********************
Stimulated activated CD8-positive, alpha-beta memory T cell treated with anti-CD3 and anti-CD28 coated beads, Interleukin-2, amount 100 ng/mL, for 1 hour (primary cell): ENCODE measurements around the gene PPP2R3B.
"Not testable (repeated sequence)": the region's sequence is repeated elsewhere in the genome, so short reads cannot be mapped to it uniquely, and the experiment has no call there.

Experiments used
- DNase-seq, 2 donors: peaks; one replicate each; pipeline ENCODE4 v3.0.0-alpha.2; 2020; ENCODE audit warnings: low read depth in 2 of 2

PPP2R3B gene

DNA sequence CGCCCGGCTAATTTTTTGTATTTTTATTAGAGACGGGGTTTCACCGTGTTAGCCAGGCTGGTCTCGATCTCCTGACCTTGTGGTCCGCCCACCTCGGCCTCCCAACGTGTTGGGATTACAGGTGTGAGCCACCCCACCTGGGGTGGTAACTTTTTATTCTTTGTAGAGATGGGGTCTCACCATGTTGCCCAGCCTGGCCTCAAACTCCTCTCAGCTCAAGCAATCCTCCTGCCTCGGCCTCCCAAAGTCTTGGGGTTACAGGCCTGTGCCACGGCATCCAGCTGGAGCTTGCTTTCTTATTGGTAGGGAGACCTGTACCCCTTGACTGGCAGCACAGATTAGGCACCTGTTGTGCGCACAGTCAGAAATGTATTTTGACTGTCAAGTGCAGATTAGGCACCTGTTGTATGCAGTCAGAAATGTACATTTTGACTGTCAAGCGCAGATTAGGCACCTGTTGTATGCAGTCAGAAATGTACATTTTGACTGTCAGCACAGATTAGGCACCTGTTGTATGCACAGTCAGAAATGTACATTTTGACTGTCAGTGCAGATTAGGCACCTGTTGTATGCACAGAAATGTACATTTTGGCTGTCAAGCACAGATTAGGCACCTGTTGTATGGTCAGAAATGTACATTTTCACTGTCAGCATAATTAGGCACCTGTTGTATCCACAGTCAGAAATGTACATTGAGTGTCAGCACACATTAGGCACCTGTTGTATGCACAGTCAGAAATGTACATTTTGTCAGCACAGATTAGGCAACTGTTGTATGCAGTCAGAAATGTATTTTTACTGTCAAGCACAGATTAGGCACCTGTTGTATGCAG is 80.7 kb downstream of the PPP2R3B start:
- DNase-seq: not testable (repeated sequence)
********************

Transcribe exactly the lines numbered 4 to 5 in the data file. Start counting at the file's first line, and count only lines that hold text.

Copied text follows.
- DNase-seq, 2 donors: peaks; one replicate each; pipeline ENCODE4 v3.0.0-alpha.2; 2020; ENCODE audit warnings: low read depth in 2 of 2

PPP2R3B gene